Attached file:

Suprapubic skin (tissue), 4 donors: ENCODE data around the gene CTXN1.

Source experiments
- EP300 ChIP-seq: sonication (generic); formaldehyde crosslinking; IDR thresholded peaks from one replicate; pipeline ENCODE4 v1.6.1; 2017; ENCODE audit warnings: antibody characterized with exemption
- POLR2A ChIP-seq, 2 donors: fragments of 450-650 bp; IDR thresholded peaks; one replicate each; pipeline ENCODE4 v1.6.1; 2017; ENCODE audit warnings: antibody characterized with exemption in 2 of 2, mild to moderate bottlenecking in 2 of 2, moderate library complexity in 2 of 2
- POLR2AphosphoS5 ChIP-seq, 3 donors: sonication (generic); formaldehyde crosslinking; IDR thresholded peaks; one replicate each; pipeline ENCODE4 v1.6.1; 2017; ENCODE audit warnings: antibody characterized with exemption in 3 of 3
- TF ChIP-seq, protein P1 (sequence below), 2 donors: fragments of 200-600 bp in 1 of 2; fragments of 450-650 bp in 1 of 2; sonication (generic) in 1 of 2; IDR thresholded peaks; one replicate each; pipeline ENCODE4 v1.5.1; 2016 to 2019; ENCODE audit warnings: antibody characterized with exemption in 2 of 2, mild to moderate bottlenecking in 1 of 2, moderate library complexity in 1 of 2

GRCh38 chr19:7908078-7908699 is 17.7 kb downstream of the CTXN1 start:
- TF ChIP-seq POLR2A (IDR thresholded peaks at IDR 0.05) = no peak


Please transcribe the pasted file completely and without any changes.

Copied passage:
Suprapubic skin (tissue), 4 donors: ENCODE data around the gene CTXN1.

Source experiments
- EP300 ChIP-seq: sonication (generic); formaldehyde crosslinking; IDR thresholded peaks from one replicate; pipeline ENCODE4 v1.6.1; 2017; ENCODE audit warnings: antibody characterized with exemption
- POLR2A ChIP-seq, 2 donors: fragments of 450-650 bp; IDR thresholded peaks; one replicate each; pipeline ENCODE4 v1.6.1; 2017; ENCODE audit warnings: antibody characterized with exemption in 2 of 2, mild to moderate bottlenecking in 2 of 2, moderate library complexity in 2 of 2
- POLR2AphosphoS5 ChIP-seq, 3 donors: sonication (generic); formaldehyde crosslinking; IDR thresholded peaks; one replicate each; pipeline ENCODE4 v1.6.1; 2017; ENCODE audit warnings: antibody characterized with exemption in 3 of 3
- TF ChIP-seq, protein P1 (sequence below), 2 donors: fragments of 200-600 bp in 1 of 2; fragments of 450-650 bp in 1 of 2; sonication (generic) in 1 of 2; IDR thresholded peaks; one replicate each; pipeline ENCODE4 v1.5.1; 2016 to 2019; ENCODE audit warnings: antibody characterized with exemption in 2 of 2, mild to moderate bottlenecking in 1 of 2, moderate library complexity in 1 of 2

GRCh38 chr19:7908078-7908699 is 17.7 kb downstream of the CTXN1 start:
- TF ChIP-seq POLR2A (IDR thresholded peaks at IDR 0.05) = no peak